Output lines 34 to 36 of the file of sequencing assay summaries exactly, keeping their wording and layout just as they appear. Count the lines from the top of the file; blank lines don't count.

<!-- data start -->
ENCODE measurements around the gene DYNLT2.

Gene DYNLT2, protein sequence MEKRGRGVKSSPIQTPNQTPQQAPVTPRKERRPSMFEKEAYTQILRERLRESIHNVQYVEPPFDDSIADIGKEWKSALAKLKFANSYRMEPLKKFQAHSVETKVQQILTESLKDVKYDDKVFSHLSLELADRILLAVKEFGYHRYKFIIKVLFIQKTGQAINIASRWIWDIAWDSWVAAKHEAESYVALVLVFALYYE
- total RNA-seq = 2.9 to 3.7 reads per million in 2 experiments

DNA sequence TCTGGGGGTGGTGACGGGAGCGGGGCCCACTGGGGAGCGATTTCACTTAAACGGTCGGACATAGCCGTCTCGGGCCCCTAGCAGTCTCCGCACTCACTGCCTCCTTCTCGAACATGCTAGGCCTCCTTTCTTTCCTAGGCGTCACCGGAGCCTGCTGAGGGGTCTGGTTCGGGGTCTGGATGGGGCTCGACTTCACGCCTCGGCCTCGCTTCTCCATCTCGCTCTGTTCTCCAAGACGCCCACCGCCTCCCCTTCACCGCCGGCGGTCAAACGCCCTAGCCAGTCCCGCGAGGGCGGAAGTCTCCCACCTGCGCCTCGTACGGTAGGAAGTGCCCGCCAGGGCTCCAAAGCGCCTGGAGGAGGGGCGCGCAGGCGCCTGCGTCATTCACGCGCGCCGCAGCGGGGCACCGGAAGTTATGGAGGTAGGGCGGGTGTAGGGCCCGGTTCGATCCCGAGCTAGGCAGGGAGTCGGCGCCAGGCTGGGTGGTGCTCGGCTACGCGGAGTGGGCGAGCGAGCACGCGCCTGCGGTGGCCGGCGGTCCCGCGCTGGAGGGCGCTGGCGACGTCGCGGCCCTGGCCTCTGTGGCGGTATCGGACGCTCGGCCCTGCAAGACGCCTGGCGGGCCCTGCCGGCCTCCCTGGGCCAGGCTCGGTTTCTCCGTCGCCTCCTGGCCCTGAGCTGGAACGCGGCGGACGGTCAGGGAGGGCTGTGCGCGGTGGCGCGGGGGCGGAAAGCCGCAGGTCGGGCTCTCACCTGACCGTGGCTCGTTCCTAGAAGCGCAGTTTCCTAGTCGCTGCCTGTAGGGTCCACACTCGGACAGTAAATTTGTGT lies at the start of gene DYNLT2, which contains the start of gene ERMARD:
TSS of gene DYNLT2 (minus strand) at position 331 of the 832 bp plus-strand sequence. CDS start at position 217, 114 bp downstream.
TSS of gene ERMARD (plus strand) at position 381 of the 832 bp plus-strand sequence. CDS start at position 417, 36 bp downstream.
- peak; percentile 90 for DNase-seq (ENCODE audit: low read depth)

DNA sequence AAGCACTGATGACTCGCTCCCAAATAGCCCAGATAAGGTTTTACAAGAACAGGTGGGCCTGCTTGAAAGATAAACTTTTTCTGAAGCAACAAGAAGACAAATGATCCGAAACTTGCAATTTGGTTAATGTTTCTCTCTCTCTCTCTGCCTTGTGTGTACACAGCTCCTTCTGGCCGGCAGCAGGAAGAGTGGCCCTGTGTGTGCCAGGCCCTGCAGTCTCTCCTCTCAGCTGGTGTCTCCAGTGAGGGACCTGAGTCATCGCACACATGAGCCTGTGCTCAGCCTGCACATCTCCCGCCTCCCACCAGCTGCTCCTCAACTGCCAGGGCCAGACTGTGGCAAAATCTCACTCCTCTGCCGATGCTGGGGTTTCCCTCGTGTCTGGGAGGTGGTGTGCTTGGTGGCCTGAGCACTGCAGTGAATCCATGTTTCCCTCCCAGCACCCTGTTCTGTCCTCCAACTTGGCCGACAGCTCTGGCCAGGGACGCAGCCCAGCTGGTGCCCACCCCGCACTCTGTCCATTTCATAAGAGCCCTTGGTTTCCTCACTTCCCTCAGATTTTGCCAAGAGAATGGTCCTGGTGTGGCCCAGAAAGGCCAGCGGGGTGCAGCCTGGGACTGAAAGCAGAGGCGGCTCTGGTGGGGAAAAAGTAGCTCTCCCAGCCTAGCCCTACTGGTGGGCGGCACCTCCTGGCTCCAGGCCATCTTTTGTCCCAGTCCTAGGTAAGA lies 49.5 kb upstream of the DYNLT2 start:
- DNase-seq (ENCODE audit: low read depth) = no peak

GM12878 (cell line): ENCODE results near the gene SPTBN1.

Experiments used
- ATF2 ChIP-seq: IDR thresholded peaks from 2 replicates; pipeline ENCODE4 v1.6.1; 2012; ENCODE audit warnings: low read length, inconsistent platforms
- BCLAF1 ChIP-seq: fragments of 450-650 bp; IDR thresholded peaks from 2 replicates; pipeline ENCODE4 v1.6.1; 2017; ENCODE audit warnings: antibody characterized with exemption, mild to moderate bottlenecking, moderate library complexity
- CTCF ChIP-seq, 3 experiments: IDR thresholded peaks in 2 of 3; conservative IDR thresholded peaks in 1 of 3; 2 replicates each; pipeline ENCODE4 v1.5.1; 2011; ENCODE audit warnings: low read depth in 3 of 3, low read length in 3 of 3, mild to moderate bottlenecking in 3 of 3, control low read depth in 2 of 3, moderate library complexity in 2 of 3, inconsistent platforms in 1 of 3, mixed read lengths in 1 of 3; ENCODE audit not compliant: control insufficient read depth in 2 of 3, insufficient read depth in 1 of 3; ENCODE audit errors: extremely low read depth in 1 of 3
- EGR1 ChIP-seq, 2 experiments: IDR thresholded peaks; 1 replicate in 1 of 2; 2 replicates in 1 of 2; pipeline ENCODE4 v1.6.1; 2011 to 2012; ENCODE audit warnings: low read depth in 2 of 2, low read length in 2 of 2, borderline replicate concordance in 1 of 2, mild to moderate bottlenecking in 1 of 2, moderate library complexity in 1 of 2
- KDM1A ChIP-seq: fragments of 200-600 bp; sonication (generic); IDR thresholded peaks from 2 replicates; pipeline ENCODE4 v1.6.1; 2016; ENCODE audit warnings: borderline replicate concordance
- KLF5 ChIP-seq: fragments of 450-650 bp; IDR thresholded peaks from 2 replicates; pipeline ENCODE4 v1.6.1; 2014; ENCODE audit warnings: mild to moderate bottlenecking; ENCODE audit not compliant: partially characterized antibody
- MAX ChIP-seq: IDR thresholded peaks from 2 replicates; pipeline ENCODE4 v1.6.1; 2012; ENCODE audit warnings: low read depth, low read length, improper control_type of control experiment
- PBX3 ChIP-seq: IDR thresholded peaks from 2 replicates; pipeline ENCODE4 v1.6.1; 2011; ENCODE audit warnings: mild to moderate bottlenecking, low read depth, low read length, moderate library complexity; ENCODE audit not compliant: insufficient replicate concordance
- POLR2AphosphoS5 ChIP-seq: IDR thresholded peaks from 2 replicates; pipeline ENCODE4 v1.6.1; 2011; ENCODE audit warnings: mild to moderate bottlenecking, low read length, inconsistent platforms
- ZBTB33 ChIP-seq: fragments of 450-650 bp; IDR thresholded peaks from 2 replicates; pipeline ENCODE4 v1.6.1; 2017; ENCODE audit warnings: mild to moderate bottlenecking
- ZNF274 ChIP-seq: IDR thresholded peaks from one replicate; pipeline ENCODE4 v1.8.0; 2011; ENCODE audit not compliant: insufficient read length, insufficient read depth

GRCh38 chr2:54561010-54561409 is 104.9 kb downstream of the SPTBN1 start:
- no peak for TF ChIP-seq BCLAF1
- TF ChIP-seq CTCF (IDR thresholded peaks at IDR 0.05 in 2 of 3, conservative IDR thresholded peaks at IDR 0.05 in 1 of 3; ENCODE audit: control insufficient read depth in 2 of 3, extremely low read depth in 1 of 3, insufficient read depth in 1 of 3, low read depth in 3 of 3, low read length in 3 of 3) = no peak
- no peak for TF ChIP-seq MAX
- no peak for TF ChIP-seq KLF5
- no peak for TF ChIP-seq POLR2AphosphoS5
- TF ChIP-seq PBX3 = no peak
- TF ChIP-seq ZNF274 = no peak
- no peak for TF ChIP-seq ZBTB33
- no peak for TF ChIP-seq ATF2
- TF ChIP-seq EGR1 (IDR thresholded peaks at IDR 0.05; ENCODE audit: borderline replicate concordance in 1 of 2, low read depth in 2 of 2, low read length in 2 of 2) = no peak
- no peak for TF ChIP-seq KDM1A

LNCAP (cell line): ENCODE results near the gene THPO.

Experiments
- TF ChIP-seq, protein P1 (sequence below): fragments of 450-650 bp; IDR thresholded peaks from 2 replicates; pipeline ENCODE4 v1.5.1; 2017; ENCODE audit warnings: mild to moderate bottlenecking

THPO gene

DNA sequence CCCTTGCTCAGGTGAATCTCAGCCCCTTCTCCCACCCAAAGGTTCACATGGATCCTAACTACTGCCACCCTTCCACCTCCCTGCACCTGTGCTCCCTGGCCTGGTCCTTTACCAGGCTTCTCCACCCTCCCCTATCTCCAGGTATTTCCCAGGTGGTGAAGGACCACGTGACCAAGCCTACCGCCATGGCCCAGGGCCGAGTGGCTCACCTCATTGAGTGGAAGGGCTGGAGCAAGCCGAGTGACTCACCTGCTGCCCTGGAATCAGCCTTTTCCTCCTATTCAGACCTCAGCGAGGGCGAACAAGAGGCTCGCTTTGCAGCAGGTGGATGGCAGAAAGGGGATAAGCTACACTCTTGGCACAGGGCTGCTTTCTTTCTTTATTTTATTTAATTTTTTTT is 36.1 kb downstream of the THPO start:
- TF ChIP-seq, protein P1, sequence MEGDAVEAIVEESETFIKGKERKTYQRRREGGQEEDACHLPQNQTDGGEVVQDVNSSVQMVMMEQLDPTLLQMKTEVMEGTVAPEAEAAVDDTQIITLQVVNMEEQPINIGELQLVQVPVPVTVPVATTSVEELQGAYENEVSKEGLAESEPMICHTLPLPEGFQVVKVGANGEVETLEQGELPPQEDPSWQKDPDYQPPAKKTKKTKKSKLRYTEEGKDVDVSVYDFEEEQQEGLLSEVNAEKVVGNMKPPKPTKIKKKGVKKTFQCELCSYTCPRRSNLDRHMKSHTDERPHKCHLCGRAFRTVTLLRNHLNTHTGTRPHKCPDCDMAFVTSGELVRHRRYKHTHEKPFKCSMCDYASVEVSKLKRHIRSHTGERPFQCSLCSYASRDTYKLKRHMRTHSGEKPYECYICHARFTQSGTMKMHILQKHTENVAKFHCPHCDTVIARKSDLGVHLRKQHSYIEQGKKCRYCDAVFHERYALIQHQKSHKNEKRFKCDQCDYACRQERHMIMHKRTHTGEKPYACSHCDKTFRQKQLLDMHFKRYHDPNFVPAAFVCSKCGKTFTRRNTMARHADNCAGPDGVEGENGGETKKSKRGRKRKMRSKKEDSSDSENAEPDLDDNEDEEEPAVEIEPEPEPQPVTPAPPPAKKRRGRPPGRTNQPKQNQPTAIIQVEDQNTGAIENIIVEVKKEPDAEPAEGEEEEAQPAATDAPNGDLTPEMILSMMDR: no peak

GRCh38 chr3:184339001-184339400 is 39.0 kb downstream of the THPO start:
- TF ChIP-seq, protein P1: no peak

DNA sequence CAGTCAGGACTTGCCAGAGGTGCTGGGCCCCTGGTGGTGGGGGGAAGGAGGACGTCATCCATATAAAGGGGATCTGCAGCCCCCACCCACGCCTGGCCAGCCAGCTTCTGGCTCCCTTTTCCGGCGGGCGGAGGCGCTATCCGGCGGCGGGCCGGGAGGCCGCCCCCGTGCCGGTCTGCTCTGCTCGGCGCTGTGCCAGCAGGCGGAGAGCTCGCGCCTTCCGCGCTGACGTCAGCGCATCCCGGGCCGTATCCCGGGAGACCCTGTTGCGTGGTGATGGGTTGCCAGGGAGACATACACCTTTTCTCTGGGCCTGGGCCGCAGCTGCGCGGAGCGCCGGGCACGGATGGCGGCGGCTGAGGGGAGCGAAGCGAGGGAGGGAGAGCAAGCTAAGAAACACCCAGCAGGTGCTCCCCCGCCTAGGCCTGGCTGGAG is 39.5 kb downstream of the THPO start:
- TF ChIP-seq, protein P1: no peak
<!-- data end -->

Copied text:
- no peak for TF ChIP-seq KDM1A

LNCAP (cell line): ENCODE results near the gene THPO.

Experiments